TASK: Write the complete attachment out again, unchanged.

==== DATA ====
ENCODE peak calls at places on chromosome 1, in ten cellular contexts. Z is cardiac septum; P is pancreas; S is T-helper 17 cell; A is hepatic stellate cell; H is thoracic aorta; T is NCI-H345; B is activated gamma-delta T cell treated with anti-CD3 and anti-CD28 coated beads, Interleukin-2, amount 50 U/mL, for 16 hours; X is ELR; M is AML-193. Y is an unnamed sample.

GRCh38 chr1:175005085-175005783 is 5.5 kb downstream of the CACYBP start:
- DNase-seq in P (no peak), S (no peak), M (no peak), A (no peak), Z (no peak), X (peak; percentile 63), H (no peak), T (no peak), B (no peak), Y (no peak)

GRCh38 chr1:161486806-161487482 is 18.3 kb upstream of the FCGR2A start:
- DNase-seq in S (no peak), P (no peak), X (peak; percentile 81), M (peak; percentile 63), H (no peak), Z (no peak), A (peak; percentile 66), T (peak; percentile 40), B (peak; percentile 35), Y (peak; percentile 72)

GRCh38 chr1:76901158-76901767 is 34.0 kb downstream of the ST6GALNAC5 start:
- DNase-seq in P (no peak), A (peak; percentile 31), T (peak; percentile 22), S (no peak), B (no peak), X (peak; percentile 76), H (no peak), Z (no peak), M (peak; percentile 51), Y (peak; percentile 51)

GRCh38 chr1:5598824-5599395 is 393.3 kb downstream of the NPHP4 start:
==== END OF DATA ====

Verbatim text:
ENCODE peak calls at places on chromosome 1, in ten cellular contexts. Z is cardiac septum; P is pancreas; S is T-helper 17 cell; A is hepatic stellate cell; H is thoracic aorta; T is NCI-H345; B is activated gamma-delta T cell treated with anti-CD3 and anti-CD28 coated beads, Interleukin-2, amount 50 U/mL, for 16 hours; X is ELR; M is AML-193. Y is an unnamed sample.

GRCh38 chr1:175005085-175005783 is 5.5 kb downstream of the CACYBP start:
- DNase-seq in P (no peak), S (no peak), M (no peak), A (no peak), Z (no peak), X (peak; percentile 63), H (no peak), T (no peak), B (no peak), Y (no peak)

GRCh38 chr1:161486806-161487482 is 18.3 kb upstream of the FCGR2A start:
- DNase-seq in S (no peak), P (no peak), X (peak; percentile 81), M (peak; percentile 63), H (no peak), Z (no peak), A (peak; percentile 66), T (peak; percentile 40), B (peak; percentile 35), Y (peak; percentile 72)

GRCh38 chr1:76901158-76901767 is 34.0 kb downstream of the ST6GALNAC5 start:
- DNase-seq in P (no peak), A (peak; percentile 31), T (peak; percentile 22), S (no peak), B (no peak), X (peak; percentile 76), H (no peak), Z (no peak), M (peak; percentile 51), Y (peak; percentile 51)

GRCh38 chr1:5598824-5599395 is 393.3 kb downstream of the NPHP4 start: